Apologies for the sugar rush this week, but ’tis the season.
There’s a sweet little pie shop in my neighborhood that boasts a bakery case full of the cutest little pies you’ll ever see. Pies in jars, lollipop pies, handheld pies. Little deep-dish pies piled impossibly high with whipped cream or meringue. Itty-bitty mini muffin bite-sized pies. And, of course, the classic larger size.
I love them all, but my special favorite is the Cutie Pie, made in a standard-size muffin tin. It’s substantial enough, but you can get away with eating one all by yourself. In fact, I recommend that you do so. Make them for your holiday table, sure, but be sure to set aside a few moments and at least one tiny pie to enjoy alone as well.
I have a book in which I record, from time to time, the big and small adventures in our family’s life. I mean to write in it every day, just a sentence or two. More often, weeks or even months go by between entries. I try to catch the important stuff, though, when I do sit down to write–milestones and anecdotes from our daughters’ lives, travels we want to remember, loving moments with our extended family. And, of course, what’s happening in the kitchen.Our family’s book begins with applesauce. It was an October when I started the family journal (abandoning, in the process, my girls’ individual baby books) and we had just turned our three trees worth of apples into a year’s worth of applesauce. So in a way, I think of making applesauce as the beginning of each new year. At this time of year I often flip back through the years contained in my book and marvel at how fast life changes. And how each chapter is even better than the last.
Applesauce, though, is a constant in our lives. Every year we lighten the groaning branches of the apple trees in the fall, piling box after box of apples into the house. We sort the apples, setting aside the unblemished best for eating and sharing. We eat and bake and dry as many apples as we can. And the rest become applesauce for the year ahead.Continue reading →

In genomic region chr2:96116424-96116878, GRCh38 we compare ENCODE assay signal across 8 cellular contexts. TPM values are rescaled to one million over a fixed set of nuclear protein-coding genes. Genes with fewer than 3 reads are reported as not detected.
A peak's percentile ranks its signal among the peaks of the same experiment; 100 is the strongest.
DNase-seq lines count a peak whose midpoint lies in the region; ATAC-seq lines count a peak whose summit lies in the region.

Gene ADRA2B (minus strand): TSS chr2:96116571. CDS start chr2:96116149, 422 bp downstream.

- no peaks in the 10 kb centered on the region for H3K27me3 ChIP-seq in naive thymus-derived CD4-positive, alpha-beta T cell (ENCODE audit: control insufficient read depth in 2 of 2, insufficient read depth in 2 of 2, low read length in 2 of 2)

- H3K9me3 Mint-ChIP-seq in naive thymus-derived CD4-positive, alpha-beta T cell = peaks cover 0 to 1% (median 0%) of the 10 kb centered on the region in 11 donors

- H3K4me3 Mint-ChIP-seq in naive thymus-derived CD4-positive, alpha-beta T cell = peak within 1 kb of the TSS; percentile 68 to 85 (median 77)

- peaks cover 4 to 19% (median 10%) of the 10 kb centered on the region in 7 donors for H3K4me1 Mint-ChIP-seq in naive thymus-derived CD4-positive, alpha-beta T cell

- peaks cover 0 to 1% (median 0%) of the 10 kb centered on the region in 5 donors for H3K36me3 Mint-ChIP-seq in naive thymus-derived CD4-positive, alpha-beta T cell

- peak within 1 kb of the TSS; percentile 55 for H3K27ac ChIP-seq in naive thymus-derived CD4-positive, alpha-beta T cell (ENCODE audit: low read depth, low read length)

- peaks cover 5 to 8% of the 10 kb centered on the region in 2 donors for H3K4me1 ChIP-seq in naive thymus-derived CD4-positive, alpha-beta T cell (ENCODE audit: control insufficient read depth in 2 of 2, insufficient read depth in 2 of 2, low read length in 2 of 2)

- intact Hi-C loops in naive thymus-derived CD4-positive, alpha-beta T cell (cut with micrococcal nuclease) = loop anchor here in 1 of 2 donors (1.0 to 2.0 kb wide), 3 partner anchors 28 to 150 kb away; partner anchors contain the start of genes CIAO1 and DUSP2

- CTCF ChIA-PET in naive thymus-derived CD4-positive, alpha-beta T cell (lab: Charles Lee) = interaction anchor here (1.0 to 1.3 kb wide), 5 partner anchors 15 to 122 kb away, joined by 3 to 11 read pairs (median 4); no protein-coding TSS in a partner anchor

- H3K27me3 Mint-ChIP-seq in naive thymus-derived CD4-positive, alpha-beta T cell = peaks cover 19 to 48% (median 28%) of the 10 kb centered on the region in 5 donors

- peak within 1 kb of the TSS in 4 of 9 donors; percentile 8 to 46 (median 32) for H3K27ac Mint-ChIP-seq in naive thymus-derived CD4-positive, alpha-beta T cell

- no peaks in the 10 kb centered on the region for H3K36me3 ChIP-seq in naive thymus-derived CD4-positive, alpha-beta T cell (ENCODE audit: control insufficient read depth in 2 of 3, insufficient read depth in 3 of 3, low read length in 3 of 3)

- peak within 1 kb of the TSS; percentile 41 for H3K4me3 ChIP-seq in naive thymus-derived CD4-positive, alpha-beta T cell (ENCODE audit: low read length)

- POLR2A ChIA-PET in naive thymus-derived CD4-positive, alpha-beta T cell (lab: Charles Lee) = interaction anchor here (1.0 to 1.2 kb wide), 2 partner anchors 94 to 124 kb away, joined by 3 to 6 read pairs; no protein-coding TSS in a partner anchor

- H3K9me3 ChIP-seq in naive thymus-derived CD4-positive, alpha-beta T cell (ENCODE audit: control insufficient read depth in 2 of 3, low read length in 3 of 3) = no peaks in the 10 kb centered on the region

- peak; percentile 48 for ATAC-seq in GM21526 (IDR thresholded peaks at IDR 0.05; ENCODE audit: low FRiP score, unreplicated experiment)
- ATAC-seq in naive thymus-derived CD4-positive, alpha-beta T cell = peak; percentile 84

The ways of the fruit trees are mysterious to me. One year it’s a bumper crop of plums, this year just enough for one indulgent afternoon. The apple trees are staggering under the weight of their fruit, but we only got one apricot. And the pear tree, espaliered out of the way on our small city lot, produced its customary dozen pears. Which yielded, after a little bit of cleanup and a lot of simmering down, one and a half cups of chunky pear sauce.
We made the most of it with these muffins.
Let me just admit up front that they’re more cake than breakfast, unless you can see your way to combining the two–in which case, I assure you, you won’t be alone. The crumb is tender, the tops are crisp with sugar, and the muffins are fragrant with the heady scents of cardamom and vanilla. Continue reading →
Watermelon juice, for example, is a breeze to make: just pile chunks of watermelon (either seedless or with any black seeds removed) into the blender and give it a quick whirl. Here we went one step further and strained the resulting puree. And that took care of a pound and a half of our thirty-pound melon just like that. Only twenty-eight to go.You can stop right there at the watermelon juice and have a perfectly lovely drink, dressed up if you like with a splash of simple syrup or soda water or lime or all three. But of course we didn’t stop right there. Continue reading →